While I am most known for my studies and resulting work with combat firearms, my immersion in martial arts, notably Karate, began much earlier, and truly, serves as a basis for much of what I teach with firearms today.  Karate, real karate is much more than a kick punch system for winning sparring matches and for impressing onlookers.  Real karate has always been a civilian system of fighting, and all the spiritual issues associated with it today were added in the twentieth century to make it acceptable for the masses.  But if we read the accounts of the original founders, they were hardly the politically correct navel gazers who never threw the first punch idolized in the popular media.  The real Miyagi, for example was a very dangerous man, and rightly so.

One concept in real Karate is that of "UKE".   受け

In superficial Karate it is simply to receive an attack and defend it.  Thus an Uke is a block to a punch, or a throw to a grab, as examples.  But Uke or "receiving" has far deeper meanings if we study.  For example, a block or any sort of defense can instantly be turned into a counter attack.  And if that is possible, the opponent's attack need not even be blocked.  It can be avoided and a counter attack launched.  Thus the "block" or the defense is simply not being where the attack is intended.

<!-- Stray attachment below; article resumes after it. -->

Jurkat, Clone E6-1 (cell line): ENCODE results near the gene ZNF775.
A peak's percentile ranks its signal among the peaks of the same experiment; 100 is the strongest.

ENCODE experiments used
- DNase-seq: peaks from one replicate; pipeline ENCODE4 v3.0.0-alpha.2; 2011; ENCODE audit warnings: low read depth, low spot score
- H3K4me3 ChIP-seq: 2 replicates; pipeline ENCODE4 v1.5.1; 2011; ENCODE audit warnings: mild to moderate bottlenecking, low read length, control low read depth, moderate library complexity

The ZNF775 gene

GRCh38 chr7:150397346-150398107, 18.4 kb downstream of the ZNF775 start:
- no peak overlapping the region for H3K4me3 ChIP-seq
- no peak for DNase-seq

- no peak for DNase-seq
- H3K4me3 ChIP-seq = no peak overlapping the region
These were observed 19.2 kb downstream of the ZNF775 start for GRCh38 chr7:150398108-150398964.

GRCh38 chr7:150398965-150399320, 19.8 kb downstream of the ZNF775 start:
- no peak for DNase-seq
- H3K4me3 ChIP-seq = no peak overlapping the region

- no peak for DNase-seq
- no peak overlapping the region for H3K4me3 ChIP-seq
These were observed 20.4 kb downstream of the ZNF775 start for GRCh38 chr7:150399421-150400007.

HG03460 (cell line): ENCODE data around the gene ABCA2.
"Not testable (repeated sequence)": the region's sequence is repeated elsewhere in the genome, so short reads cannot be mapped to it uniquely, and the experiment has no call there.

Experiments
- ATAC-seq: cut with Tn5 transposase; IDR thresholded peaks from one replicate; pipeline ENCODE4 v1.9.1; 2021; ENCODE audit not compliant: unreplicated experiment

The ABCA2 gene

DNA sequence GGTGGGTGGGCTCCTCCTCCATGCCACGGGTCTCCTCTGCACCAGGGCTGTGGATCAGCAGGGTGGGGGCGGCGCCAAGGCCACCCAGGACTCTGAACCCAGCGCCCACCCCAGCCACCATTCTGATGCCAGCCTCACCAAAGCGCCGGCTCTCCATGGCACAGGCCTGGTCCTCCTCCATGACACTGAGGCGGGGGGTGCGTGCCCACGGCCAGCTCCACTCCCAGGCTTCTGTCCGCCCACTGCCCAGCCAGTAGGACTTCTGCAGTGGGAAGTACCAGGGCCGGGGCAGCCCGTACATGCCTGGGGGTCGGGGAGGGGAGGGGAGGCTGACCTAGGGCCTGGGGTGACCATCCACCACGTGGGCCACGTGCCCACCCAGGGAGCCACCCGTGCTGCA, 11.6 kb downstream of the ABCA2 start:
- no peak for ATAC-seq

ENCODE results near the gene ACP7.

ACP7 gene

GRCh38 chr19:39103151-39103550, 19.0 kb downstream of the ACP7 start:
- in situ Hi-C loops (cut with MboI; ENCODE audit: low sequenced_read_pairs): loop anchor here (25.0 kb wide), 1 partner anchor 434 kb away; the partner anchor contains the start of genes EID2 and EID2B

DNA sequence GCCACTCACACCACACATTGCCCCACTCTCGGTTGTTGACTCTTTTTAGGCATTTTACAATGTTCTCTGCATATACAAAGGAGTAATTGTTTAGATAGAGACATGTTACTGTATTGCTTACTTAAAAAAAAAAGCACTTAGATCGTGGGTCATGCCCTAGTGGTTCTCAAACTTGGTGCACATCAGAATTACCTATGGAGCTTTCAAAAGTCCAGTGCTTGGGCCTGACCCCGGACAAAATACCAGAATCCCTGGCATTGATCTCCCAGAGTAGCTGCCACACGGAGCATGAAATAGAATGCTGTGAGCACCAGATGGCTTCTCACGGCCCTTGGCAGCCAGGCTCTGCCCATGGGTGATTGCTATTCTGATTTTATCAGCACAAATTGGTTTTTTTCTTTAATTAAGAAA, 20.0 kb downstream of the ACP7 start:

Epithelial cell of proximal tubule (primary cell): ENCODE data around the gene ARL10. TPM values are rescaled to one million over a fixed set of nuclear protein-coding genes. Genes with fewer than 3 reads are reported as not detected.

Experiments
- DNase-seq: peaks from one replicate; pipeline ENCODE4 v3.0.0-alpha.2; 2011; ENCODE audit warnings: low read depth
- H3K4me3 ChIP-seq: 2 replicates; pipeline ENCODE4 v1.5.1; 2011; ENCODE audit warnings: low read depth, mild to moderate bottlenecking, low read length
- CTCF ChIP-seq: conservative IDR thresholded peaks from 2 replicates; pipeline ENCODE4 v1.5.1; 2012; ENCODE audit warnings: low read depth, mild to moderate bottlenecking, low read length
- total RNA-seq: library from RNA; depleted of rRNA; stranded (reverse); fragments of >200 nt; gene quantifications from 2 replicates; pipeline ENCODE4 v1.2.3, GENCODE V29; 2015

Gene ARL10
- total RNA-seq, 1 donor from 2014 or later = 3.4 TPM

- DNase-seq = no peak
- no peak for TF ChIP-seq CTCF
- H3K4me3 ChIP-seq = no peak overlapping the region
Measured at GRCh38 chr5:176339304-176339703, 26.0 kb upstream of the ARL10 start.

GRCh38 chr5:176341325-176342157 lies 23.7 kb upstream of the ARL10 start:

An attack can be "received" at a subconscious level - much like chess, you see the board before you and you can bet the other man is going to do something.  While you may not overtly prepare for it, you have just done so mentally.  And maybe position yourself so his attack is snuffed the moment he considers it.  You can win a fight without ever having to get physical with this concept.

And an attack can be stopped at conception by preempting it. 

Uke can also be, and usually is, a preemptive attack.  A fight is about to happen, you know this without a doubt.  So before the adversary's attack becomes a reality, you launch your own, defeating him before he is ever in the fight.  

If you see parallels here between empty hand work, contact weapons work, firearms work, and even simple strategy and tactics, then you are looking at this correctly.  This is what the old masters meant when they said karate was for so much more than just self-defense.  What we teach can be said to be "Karate with firearms".